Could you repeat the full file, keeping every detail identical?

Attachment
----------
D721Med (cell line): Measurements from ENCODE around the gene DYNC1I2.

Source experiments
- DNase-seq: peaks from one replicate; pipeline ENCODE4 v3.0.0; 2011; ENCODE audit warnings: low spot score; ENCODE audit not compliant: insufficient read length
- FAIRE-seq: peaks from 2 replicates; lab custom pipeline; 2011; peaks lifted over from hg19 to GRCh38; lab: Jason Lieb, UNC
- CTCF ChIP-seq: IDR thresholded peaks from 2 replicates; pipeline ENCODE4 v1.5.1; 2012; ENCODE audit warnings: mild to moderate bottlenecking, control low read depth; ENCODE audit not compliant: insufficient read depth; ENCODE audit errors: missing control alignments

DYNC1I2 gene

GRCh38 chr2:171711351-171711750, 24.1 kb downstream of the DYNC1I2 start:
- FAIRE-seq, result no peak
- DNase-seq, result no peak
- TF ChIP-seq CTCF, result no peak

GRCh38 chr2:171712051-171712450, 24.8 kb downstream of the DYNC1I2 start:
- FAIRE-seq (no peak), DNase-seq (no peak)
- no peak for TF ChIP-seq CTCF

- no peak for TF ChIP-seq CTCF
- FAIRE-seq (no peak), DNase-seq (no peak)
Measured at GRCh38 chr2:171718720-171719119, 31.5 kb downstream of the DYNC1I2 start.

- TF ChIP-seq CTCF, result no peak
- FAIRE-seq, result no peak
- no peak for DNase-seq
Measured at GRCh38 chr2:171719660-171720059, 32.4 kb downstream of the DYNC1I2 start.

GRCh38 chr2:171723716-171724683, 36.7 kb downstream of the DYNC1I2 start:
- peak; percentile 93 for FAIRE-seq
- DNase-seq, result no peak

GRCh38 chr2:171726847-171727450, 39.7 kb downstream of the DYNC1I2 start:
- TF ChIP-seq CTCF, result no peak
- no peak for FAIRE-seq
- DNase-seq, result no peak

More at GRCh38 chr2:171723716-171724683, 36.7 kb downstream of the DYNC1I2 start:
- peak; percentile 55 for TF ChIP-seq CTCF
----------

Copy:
D721Med (cell line): Measurements from ENCODE around the gene DYNC1I2.

Source experiments
- DNase-seq: peaks from one replicate; pipeline ENCODE4 v3.0.0; 2011; ENCODE audit warnings: low spot score; ENCODE audit not compliant: insufficient read length
- FAIRE-seq: peaks from 2 replicates; lab custom pipeline; 2011; peaks lifted over from hg19 to GRCh38; lab: Jason Lieb, UNC
- CTCF ChIP-seq: IDR thresholded peaks from 2 replicates; pipeline ENCODE4 v1.5.1; 2012; ENCODE audit warnings: mild to moderate bottlenecking, control low read depth; ENCODE audit not compliant: insufficient read depth; ENCODE audit errors: missing control alignments

DYNC1I2 gene

GRCh38 chr2:171711351-171711750, 24.1 kb downstream of the DYNC1I2 start:
- FAIRE-seq, result no peak
- DNase-seq, result no peak
- TF ChIP-seq CTCF, result no peak

GRCh38 chr2:171712051-171712450, 24.8 kb downstream of the DYNC1I2 start:
- FAIRE-seq (no peak), DNase-seq (no peak)
- no peak for TF ChIP-seq CTCF

- no peak for TF ChIP-seq CTCF
- FAIRE-seq (no peak), DNase-seq (no peak)
Measured at GRCh38 chr2:171718720-171719119, 31.5 kb downstream of the DYNC1I2 start.

- TF ChIP-seq CTCF, result no peak
- FAIRE-seq, result no peak
- no peak for DNase-seq
Measured at GRCh38 chr2:171719660-171720059, 32.4 kb downstream of the DYNC1I2 start.

GRCh38 chr2:171723716-171724683, 36.7 kb downstream of the DYNC1I2 start:
- peak; percentile 93 for FAIRE-seq
- DNase-seq, result no peak

GRCh38 chr2:171726847-171727450, 39.7 kb downstream of the DYNC1I2 start:
- TF ChIP-seq CTCF, result no peak
- no peak for FAIRE-seq
- DNase-seq, result no peak

More at GRCh38 chr2:171723716-171724683, 36.7 kb downstream of the DYNC1I2 start:
- peak; percentile 55 for TF ChIP-seq CTCF